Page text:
• I grew up living in the city and wishing for a horse.
I never got my own horse, but I got to know three horses very well.
Misty, my cousin Lois’ horse, lived in Sulphur, and we visited often when I was little.
Growing up, my friend Janice boarded her horse, Trianna, first at the Tinker Air Force Base stables and then around town.
We would ride stable horses and Trianna across the base.
Finally, my friend Terry had Rusty and Rusty’s baby, Chabot, the only pink horse I have ever seen.
All of my horse friends lived long lives and passed on.
I miss having horses in my life, but recently reading the book, “Horses Never Lie About Love,” by Jana Harris, brought back the joy of knowing horses.
The book recounts Jana Harris and her husband Mark’s journey as they moved to Washington state as college teachers (their day jobs) and the opportunity to own a small farm to raise horses for dressage.
In the book, when they meet True Colors, she is in great shape, running wild with a foal at her side, but several months later when the horse arrives at their farm, she is in bad shape, both physically and emotionally.
Nursed back to health, True Colors recovers physically, but she remains emotionally traumatized.
Harris learns that if she is to keep True Colors, she has to take her on her terms, a shy and sometimes very stubborn horse.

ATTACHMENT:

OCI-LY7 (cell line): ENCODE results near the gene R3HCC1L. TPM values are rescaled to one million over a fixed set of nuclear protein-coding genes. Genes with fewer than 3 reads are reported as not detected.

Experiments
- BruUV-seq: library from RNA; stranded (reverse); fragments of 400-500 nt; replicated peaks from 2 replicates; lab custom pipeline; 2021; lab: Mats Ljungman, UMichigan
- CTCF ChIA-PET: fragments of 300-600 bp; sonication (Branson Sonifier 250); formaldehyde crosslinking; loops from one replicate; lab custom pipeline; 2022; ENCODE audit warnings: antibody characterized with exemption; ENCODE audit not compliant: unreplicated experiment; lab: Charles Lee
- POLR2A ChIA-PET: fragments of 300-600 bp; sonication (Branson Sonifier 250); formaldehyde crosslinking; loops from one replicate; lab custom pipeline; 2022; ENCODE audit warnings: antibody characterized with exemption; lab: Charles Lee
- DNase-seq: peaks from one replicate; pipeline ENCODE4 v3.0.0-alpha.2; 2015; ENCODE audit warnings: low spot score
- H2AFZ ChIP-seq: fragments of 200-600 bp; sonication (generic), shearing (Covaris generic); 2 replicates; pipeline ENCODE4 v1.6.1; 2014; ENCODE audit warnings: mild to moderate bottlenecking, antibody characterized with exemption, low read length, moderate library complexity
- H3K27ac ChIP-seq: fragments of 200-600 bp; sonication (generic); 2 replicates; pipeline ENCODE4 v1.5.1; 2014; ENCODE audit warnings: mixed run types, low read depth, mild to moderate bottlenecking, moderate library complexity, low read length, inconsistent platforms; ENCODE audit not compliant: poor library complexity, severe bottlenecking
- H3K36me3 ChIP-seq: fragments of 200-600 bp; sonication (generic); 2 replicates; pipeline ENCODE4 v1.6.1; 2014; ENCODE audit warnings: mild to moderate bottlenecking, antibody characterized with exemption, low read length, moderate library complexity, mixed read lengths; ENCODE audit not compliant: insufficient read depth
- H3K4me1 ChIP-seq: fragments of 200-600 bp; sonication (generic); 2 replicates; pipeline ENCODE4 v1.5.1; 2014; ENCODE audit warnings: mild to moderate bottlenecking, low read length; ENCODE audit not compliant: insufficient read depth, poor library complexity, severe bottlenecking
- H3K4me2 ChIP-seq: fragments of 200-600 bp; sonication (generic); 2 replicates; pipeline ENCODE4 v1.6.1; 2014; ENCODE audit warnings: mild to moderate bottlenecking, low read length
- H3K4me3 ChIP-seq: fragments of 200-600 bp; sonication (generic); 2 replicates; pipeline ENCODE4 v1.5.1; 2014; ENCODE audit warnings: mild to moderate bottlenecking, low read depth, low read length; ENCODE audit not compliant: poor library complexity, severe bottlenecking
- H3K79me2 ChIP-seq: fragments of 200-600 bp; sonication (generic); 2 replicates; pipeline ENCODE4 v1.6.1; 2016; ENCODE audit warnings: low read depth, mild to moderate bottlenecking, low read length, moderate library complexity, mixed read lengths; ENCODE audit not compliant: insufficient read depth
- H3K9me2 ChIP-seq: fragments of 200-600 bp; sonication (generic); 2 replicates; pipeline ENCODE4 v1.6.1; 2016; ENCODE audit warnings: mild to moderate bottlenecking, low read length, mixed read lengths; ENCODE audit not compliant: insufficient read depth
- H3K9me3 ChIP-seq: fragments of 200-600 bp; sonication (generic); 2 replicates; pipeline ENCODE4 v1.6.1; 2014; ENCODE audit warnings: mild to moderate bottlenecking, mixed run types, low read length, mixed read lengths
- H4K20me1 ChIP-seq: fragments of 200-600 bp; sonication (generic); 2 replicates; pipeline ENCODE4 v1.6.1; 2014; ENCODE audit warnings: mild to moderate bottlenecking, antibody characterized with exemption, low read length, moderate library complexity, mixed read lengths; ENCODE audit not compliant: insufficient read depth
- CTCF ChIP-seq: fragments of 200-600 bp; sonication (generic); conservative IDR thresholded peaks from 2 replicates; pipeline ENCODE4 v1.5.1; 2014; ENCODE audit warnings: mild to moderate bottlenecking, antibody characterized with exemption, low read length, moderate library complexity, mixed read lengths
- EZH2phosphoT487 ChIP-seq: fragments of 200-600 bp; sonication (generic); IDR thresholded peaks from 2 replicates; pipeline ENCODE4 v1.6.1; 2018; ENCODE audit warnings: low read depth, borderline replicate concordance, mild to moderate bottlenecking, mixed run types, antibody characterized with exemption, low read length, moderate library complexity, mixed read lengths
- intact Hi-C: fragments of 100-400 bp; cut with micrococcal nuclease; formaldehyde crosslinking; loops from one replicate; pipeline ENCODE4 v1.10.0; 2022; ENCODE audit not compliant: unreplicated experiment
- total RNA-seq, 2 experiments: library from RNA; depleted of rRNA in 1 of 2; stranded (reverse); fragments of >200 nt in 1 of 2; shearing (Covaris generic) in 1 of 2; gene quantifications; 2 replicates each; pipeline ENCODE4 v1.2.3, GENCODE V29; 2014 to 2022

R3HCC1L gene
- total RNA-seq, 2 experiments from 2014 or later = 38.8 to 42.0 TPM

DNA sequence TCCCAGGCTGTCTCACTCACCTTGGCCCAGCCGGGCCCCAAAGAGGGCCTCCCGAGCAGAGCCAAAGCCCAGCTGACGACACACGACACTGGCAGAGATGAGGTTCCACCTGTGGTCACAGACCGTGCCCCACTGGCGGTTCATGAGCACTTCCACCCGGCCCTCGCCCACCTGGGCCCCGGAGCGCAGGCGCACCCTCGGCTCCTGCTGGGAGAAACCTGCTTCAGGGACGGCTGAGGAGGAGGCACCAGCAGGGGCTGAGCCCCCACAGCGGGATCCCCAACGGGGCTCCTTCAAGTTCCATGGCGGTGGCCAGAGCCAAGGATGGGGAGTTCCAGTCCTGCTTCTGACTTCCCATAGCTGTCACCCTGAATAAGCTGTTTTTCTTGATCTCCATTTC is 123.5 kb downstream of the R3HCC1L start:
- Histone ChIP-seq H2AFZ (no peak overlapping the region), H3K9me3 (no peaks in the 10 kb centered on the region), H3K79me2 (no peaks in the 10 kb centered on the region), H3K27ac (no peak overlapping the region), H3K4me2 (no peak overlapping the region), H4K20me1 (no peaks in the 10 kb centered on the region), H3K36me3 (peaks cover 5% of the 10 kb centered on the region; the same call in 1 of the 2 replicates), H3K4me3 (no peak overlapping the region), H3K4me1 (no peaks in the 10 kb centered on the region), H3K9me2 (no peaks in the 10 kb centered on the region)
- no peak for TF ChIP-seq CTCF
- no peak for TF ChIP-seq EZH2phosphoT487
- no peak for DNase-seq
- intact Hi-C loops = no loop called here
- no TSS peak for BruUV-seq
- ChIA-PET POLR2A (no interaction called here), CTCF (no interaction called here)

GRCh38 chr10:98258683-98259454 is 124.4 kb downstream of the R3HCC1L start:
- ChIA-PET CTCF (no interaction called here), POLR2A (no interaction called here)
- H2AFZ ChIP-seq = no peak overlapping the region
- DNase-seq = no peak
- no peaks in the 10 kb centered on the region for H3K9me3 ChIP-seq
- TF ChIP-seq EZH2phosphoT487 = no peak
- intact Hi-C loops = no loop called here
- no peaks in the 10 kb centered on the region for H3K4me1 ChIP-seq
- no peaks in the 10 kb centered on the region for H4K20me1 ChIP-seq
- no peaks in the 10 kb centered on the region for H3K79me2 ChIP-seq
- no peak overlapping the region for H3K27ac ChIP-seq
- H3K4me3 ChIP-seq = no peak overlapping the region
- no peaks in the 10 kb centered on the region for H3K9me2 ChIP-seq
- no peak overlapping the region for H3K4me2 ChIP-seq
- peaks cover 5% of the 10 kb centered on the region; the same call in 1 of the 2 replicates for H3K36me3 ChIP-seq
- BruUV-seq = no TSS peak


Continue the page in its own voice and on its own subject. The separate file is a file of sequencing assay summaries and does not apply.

As the years go by, True Colors becomes the anchor, not only for the horses on the farm but also for the humans.
For horse lovers, this is a book worth reading about the highs and lows of owning and being owned by a horse.
As of January 2012, a search of the Internet showed True Colors was still living at the ripe old age of 26.
• Last week, I told the tale of the lonely Mama Llama and zookeeper Leo Blondin’s animal trade that depended on finding transportation.
The Mistletoe Express came forward and helped with the animal trade with the Colorado Springs zoo, and Blondin returned with a mate for the city’s llama and a dozen porcupines.
Below is the newspaper photo of the happy couple.
• Another story that appeared in The Oklahoman 75 years ago was an event that had crowds looking up.
Fred M. Carter was a 23-year-old painter who made his living painting flag poles and smoke stacks.
On Tuesday, Aug. 16, 1938, Carter was at the top of the 70-foot pole on top of the 32-story Ramsey tower, now known as City Place Tower.
Boy, he would have had a view from the top of the pole that swayed about 3 feet in each direction as he painted.
Find these and more interesting stories in The Oklahoman’s Archives.
If you come across the interesting or the odd or if you just have a question on Oklahoma history I might be able to answer, e-mail me at firstname.lastname@example.org